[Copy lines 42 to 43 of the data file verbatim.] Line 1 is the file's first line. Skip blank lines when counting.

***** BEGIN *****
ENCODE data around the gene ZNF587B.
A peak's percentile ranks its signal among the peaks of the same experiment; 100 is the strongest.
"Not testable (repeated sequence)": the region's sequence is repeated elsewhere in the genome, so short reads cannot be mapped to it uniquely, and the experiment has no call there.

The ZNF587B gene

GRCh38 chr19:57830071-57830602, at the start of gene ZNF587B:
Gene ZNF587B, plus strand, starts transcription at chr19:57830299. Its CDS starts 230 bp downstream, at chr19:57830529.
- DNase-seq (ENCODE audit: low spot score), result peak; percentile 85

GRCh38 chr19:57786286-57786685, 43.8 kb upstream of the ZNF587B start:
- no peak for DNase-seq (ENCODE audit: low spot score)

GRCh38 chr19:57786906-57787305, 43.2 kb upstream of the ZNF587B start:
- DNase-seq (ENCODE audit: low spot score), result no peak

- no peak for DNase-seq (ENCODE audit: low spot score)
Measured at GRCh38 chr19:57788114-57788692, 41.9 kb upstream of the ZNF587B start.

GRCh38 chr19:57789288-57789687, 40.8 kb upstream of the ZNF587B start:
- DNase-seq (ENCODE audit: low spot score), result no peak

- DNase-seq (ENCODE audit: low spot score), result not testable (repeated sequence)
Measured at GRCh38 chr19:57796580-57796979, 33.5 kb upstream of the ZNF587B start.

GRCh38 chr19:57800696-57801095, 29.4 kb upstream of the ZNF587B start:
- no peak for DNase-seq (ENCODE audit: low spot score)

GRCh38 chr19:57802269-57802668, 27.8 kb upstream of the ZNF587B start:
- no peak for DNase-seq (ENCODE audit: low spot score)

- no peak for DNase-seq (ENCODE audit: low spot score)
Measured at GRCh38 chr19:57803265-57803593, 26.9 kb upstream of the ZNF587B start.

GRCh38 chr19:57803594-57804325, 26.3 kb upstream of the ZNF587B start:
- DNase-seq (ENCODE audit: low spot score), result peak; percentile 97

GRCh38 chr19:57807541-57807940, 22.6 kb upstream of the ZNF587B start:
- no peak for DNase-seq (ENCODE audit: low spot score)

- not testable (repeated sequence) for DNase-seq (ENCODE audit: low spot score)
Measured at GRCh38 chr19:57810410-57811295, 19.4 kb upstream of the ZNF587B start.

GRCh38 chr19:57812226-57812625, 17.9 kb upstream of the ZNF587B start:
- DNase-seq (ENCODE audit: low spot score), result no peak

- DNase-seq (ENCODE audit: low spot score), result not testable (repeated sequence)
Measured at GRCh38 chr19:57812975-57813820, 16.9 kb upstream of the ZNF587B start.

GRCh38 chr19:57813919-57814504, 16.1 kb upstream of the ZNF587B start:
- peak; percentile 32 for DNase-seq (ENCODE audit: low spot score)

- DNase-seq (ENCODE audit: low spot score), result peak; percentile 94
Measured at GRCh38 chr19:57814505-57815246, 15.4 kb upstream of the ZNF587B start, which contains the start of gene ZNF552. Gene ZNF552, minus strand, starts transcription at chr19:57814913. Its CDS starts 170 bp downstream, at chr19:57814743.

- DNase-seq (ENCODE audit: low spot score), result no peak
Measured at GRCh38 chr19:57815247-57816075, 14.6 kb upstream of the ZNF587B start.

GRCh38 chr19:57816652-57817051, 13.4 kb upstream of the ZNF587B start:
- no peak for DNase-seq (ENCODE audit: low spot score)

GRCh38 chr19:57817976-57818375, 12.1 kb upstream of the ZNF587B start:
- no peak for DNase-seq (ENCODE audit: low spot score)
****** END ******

GRCh38 chr19:57817976-57818375, 12.1 kb upstream of the ZNF587B start:
- no peak for DNase-seq (ENCODE audit: low spot score)